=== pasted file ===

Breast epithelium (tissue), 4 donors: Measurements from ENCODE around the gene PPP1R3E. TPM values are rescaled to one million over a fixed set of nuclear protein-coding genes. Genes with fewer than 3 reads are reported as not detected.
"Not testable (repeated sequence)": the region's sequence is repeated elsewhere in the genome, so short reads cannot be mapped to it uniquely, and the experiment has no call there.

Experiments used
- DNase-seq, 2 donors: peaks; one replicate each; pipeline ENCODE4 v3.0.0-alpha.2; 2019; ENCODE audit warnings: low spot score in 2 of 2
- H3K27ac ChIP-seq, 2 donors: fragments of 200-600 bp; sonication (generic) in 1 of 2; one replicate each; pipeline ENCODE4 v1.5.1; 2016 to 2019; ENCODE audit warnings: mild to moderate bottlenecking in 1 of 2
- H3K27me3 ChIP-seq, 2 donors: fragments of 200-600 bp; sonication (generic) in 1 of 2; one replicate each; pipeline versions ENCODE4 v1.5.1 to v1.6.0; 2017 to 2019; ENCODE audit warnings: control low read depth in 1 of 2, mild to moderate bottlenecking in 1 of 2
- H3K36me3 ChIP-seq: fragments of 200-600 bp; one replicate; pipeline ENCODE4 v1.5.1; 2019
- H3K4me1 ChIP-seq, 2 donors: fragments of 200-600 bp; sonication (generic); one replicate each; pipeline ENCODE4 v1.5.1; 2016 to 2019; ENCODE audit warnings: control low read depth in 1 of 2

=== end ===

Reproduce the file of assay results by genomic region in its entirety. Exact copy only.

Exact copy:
Breast epithelium (tissue), 4 donors: Measurements from ENCODE around the gene PPP1R3E. TPM values are rescaled to one million over a fixed set of nuclear protein-coding genes. Genes with fewer than 3 reads are reported as not detected.
"Not testable (repeated sequence)": the region's sequence is repeated elsewhere in the genome, so short reads cannot be mapped to it uniquely, and the experiment has no call there.

Experiments used
- DNase-seq, 2 donors: peaks; one replicate each; pipeline ENCODE4 v3.0.0-alpha.2; 2019; ENCODE audit warnings: low spot score in 2 of 2
- H3K27ac ChIP-seq, 2 donors: fragments of 200-600 bp; sonication (generic) in 1 of 2; one replicate each; pipeline ENCODE4 v1.5.1; 2016 to 2019; ENCODE audit warnings: mild to moderate bottlenecking in 1 of 2
- H3K27me3 ChIP-seq, 2 donors: fragments of 200-600 bp; sonication (generic) in 1 of 2; one replicate each; pipeline versions ENCODE4 v1.5.1 to v1.6.0; 2017 to 2019; ENCODE audit warnings: control low read depth in 1 of 2, mild to moderate bottlenecking in 1 of 2
- H3K36me3 ChIP-seq: fragments of 200-600 bp; one replicate; pipeline ENCODE4 v1.5.1; 2019
- H3K4me1 ChIP-seq, 2 donors: fragments of 200-600 bp; sonication (generic); one replicate each; pipeline ENCODE4 v1.5.1; 2016 to 2019; ENCODE audit warnings: control low read depth in 1 of 2